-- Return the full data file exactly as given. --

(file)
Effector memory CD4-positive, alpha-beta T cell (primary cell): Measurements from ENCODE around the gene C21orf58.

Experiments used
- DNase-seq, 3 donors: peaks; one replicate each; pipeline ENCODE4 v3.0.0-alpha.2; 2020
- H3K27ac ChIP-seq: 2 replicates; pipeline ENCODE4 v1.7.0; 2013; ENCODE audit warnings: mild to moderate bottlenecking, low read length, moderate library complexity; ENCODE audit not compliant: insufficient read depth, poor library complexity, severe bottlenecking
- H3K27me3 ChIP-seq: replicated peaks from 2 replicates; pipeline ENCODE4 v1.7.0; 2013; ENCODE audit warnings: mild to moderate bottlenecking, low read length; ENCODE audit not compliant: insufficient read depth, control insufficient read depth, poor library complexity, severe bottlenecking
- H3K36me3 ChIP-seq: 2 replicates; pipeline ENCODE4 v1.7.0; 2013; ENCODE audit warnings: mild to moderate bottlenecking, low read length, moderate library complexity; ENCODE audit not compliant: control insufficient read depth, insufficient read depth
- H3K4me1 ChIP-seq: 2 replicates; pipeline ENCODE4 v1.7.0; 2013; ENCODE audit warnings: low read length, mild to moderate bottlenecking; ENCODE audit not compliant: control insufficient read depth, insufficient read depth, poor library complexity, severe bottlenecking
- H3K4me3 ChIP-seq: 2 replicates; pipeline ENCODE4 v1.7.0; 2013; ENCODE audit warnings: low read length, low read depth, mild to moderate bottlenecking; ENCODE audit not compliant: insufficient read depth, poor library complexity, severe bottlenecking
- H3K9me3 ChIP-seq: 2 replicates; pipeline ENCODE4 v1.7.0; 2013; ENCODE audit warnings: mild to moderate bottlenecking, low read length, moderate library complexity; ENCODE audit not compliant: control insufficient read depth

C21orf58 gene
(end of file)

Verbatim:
Effector memory CD4-positive, alpha-beta T cell (primary cell): Measurements from ENCODE around the gene C21orf58.

Experiments used
- DNase-seq, 3 donors: peaks; one replicate each; pipeline ENCODE4 v3.0.0-alpha.2; 2020
- H3K27ac ChIP-seq: 2 replicates; pipeline ENCODE4 v1.7.0; 2013; ENCODE audit warnings: mild to moderate bottlenecking, low read length, moderate library complexity; ENCODE audit not compliant: insufficient read depth, poor library complexity, severe bottlenecking
- H3K27me3 ChIP-seq: replicated peaks from 2 replicates; pipeline ENCODE4 v1.7.0; 2013; ENCODE audit warnings: mild to moderate bottlenecking, low read length; ENCODE audit not compliant: insufficient read depth, control insufficient read depth, poor library complexity, severe bottlenecking
- H3K36me3 ChIP-seq: 2 replicates; pipeline ENCODE4 v1.7.0; 2013; ENCODE audit warnings: mild to moderate bottlenecking, low read length, moderate library complexity; ENCODE audit not compliant: control insufficient read depth, insufficient read depth
- H3K4me1 ChIP-seq: 2 replicates; pipeline ENCODE4 v1.7.0; 2013; ENCODE audit warnings: low read length, mild to moderate bottlenecking; ENCODE audit not compliant: control insufficient read depth, insufficient read depth, poor library complexity, severe bottlenecking
- H3K4me3 ChIP-seq: 2 replicates; pipeline ENCODE4 v1.7.0; 2013; ENCODE audit warnings: low read length, low read depth, mild to moderate bottlenecking; ENCODE audit not compliant: insufficient read depth, poor library complexity, severe bottlenecking
- H3K9me3 ChIP-seq: 2 replicates; pipeline ENCODE4 v1.7.0; 2013; ENCODE audit warnings: mild to moderate bottlenecking, low read length, moderate library complexity; ENCODE audit not compliant: control insufficient read depth

C21orf58 gene